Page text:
Once again, it’s Rick’s

There have been two phrases synonymous with success when it comes to Kearny Little League baseball.

Those phrases are “Rick’s Auto Body” and “Witt family.”

Well, sure enough, those terms are at the top of the heap once again this year, as Rick’s Auto Body captured the Kearny Little League World Series last week, defeating Coccia Realty in two straight games in the best-of-three series, winning the first game, 6-5, and the second one, 11-8.

For years, the Rick’s Auto Body domination was spearheaded by head coach and former league president Joe Witt.

But when Joe moved to neighboring North Arlington, he had to step down from his duties as both coach of Rick’s and league president.

So Joe did the best thing possible. He turned over the coaching duties of Rick’s to his brother, Tom.

Sure enough this season, Tom Witt did a masterful job molding his group of 12 young men, ages 12 and under, into champions.

“I don’t know where the success comes from,” Witt said, obviously being modest.

Quite frankly, it comes from dedication and hard work.

“Well, we do practice a lot,” Witt said. “When the kids get to the field, they’re there to play baseball. All of the kids show up every practice. There are no excuses. They come to practice, they try very hard and you see the results.”

Although, honestly, Witt didn’t think he had the makings of a championship team when practices began in earnest in March.

“I wasn’t expecting too much,” Witt said. “We only had two 12-year-old kids.”

However, Witt saw some promise.

“Our balance was pretty good,” Witt said. “Although we had a very young team, with four 10-year-olds and two 9-year-olds, I thought there was a good mix. When you have a young team like that, you’re usually rebuilding. But we had four 10-year-olds who went in and played right away.”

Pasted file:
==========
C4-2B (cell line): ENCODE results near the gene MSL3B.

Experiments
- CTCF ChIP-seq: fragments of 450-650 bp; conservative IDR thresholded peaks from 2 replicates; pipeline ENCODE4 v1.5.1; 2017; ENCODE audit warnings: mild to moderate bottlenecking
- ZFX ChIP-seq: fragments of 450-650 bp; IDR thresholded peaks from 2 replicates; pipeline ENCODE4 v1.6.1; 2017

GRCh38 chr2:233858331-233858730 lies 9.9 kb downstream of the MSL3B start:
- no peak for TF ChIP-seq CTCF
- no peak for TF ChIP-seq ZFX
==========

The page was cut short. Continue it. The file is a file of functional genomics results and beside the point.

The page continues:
Another strength to Rick’s Auto Body _ despite the service and care you receive from Billy and his staff there _ is the team’s pitching staff.

“As anyone knows, pitching in Little League is 95 percent of the game,” Witt said.

Witt can begin with his two 12-year-old standouts, namely Billy McChesney and Trayton Witt, Tom’s son.

McChesney is a left-handed flame thrower.

He’s our ace,” Witt said. “He can throw pretty hard for his age.”

The younger Witt is a rising star, much like his older brother, T.J., and his cousins before him.

“Trayton is more of a control pitcher,” the elder Witt said. “He’s around the plate.”

The other pitchers are 11-year-old Joey Rocco and 10-year-old Kyle Watson. Rocco is another lefty. How many Little League teams have two left-handed pitchers at their disposal?

“We’re very lucky with our pitching depth and balance,” Coach Witt said. “With the pitch count, you need to have pitching depth.”

The pitch count rules came into play in the second game of the World Series, when young Watson had to come in for a relief stint.

“He came in and shut the door,” Witt said of young Watson. “With the kids having to come out, you have to be careful who you’re pitching. Having four pitchers goes a long way.”

Rick’s Auto Body doesn’t have one starting catcher. In fact, all four of the pitchers _ including the lefties _ don the catching gear and get behind the dish.

“When one is pitching, the other is catching,” Witt said. “There isn’t just one who I can say is the catcher. All four caught.”